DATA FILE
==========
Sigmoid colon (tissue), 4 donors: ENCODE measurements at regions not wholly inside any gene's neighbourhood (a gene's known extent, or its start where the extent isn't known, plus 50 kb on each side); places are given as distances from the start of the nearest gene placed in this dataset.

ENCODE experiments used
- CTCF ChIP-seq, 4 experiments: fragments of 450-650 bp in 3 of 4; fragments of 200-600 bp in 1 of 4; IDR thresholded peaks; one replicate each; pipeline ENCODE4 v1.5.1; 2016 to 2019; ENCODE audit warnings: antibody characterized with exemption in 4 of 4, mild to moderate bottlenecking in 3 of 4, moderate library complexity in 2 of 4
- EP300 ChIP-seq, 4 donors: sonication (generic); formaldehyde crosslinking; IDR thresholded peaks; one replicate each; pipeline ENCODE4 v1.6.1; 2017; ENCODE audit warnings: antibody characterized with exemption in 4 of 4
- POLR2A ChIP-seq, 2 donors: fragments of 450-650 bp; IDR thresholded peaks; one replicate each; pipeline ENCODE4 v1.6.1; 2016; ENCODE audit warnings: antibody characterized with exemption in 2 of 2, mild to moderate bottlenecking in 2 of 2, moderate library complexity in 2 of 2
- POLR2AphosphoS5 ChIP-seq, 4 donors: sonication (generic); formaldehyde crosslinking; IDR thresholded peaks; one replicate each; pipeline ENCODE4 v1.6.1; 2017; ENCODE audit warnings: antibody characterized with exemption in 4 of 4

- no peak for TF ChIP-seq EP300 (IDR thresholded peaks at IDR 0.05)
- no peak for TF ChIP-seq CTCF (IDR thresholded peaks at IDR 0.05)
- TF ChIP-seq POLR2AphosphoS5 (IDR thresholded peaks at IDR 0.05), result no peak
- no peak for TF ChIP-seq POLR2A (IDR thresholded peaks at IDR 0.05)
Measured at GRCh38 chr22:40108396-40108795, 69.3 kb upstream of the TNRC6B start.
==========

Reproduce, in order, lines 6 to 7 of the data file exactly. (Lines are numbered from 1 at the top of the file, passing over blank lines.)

- POLR2AphosphoS5 ChIP-seq, 4 donors: sonication (generic); formaldehyde crosslinking; IDR thresholded peaks; one replicate each; pipeline ENCODE4 v1.6.1; 2017; ENCODE audit warnings: antibody characterized with exemption in 4 of 4

- no peak for TF ChIP-seq EP300 (IDR thresholded peaks at IDR 0.05)